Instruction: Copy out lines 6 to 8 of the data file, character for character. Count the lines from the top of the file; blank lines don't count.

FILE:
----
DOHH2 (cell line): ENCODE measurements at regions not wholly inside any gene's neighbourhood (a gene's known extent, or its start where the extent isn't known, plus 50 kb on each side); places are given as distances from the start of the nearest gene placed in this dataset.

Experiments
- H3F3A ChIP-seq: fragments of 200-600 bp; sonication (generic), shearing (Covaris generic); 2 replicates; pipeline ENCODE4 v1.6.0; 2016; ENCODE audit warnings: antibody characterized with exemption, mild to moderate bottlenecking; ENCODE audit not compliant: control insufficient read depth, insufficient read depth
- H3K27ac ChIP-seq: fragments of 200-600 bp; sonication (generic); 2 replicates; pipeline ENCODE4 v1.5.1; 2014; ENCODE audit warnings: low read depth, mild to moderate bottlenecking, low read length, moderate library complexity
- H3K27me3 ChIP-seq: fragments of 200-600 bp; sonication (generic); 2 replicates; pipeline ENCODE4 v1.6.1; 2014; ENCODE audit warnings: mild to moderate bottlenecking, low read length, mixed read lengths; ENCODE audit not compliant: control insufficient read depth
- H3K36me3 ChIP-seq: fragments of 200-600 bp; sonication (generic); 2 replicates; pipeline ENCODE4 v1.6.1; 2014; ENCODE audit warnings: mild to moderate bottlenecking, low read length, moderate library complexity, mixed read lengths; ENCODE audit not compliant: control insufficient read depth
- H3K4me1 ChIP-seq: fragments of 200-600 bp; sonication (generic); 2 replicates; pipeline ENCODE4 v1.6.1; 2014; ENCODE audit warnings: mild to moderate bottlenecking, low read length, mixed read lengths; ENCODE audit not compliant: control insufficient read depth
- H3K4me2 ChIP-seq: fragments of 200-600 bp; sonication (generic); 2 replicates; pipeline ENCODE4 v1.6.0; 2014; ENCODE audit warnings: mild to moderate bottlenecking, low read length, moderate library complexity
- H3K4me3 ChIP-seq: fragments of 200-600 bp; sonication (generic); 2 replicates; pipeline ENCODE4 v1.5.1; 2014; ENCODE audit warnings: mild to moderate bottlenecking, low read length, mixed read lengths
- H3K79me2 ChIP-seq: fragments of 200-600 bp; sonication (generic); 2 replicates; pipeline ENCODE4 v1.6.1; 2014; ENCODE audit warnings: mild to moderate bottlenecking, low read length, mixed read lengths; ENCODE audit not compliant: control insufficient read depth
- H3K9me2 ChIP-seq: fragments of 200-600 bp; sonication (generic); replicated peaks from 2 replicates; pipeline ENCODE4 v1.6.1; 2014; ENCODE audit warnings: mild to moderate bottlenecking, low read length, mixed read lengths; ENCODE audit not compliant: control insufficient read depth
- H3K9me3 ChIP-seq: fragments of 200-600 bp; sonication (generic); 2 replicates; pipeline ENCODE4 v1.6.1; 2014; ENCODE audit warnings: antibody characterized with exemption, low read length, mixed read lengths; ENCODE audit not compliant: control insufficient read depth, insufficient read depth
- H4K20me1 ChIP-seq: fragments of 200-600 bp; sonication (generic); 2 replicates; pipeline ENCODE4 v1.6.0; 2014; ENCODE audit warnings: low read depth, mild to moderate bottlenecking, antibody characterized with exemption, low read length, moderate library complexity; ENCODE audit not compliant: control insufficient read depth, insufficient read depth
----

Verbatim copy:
- H3K36me3 ChIP-seq: fragments of 200-600 bp; sonication (generic); 2 replicates; pipeline ENCODE4 v1.6.1; 2014; ENCODE audit warnings: mild to moderate bottlenecking, low read length, moderate library complexity, mixed read lengths; ENCODE audit not compliant: control insufficient read depth
- H3K4me1 ChIP-seq: fragments of 200-600 bp; sonication (generic); 2 replicates; pipeline ENCODE4 v1.6.1; 2014; ENCODE audit warnings: mild to moderate bottlenecking, low read length, mixed read lengths; ENCODE audit not compliant: control insufficient read depth
- H3K4me2 ChIP-seq: fragments of 200-600 bp; sonication (generic); 2 replicates; pipeline ENCODE4 v1.6.0; 2014; ENCODE audit warnings: mild to moderate bottlenecking, low read length, moderate library complexity